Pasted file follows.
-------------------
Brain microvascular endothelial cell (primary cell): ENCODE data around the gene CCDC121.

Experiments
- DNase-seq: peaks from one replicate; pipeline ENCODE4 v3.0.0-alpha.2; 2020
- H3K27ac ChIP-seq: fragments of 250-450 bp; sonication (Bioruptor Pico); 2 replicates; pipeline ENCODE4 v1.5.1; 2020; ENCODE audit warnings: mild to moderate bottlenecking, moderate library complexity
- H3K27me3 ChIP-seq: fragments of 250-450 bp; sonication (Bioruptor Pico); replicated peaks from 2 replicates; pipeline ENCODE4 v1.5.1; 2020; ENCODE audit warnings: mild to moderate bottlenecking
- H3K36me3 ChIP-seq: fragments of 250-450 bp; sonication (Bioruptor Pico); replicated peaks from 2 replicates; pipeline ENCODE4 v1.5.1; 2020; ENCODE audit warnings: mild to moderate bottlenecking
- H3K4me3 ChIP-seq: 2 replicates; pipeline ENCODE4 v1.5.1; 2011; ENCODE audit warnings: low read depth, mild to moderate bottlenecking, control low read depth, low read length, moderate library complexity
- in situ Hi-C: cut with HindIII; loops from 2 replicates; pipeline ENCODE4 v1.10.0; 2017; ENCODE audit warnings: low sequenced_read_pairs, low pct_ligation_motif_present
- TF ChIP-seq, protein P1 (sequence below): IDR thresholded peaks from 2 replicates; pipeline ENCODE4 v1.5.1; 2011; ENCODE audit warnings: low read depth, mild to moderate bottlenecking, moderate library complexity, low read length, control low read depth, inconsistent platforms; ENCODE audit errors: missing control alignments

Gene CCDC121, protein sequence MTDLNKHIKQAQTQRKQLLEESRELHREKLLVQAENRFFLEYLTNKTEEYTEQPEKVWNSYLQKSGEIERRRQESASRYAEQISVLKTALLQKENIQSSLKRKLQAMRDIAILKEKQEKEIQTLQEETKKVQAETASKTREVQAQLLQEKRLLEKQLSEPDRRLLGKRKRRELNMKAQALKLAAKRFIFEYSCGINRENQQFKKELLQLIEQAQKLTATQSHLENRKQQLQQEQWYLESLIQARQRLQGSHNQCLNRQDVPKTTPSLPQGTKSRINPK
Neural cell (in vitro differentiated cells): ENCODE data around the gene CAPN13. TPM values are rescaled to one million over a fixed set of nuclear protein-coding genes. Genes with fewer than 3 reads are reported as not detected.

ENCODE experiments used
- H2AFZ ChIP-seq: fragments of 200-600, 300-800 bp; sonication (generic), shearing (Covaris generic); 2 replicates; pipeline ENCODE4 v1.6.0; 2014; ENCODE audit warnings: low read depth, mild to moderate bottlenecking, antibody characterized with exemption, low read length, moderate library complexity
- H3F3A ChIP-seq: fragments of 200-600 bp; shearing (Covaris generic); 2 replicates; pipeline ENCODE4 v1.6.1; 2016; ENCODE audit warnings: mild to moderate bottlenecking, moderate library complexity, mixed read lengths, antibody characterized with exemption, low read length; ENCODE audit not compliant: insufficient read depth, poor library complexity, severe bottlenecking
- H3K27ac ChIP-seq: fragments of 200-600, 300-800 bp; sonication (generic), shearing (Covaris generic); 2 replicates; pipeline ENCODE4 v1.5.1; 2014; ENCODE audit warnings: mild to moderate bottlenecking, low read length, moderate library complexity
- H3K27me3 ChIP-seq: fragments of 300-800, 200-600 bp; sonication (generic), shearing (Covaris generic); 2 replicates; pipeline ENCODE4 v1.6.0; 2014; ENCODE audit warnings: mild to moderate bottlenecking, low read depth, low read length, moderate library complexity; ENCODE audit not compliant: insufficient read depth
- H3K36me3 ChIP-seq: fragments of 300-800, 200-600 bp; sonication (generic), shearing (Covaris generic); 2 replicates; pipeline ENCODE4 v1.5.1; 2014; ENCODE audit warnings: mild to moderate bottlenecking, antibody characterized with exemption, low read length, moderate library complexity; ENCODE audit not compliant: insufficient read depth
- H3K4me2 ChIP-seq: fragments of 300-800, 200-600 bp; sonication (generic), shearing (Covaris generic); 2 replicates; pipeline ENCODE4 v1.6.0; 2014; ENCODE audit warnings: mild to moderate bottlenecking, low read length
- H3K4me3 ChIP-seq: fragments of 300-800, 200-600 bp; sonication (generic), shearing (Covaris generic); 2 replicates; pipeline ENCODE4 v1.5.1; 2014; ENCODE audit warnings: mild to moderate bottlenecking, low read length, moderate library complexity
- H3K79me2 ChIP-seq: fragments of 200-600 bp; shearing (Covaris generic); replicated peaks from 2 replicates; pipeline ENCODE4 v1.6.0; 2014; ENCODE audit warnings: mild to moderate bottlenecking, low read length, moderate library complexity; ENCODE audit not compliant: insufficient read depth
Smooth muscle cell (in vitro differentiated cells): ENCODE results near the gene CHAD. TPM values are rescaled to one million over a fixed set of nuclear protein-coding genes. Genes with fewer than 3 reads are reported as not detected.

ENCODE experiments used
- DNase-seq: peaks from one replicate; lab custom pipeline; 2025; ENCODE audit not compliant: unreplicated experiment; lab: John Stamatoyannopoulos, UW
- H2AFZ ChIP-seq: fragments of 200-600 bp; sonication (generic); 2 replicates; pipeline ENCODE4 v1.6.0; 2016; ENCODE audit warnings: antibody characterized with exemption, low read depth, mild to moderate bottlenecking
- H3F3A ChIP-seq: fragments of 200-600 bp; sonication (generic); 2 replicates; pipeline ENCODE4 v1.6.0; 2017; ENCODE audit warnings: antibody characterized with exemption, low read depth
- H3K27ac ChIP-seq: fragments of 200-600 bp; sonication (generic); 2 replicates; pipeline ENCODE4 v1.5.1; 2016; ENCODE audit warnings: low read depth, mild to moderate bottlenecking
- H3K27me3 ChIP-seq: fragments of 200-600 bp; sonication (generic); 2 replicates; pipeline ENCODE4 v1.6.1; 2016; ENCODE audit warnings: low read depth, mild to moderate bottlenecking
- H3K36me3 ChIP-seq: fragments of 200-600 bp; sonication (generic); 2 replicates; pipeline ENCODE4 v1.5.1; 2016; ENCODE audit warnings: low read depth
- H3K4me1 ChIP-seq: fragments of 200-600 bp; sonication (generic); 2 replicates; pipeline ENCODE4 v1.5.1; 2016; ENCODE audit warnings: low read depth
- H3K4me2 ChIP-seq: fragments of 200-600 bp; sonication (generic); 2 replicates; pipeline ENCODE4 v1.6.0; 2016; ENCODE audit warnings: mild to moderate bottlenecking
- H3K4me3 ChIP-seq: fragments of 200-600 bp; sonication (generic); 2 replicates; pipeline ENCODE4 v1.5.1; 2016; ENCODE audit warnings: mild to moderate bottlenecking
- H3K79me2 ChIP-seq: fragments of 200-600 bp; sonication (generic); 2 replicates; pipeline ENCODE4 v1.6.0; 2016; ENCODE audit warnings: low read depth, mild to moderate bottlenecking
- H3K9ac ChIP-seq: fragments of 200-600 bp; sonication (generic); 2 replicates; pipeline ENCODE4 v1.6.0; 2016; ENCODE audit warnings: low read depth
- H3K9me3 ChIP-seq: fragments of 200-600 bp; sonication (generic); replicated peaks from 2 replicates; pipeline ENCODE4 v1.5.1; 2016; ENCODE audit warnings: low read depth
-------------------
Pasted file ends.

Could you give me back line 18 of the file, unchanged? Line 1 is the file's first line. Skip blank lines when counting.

- H3K4me2 ChIP-seq: fragments of 300-800, 200-600 bp; sonication (generic), shearing (Covaris generic); 2 replicates; pipeline ENCODE4 v1.6.0; 2014; ENCODE audit warnings: mild to moderate bottlenecking, low read length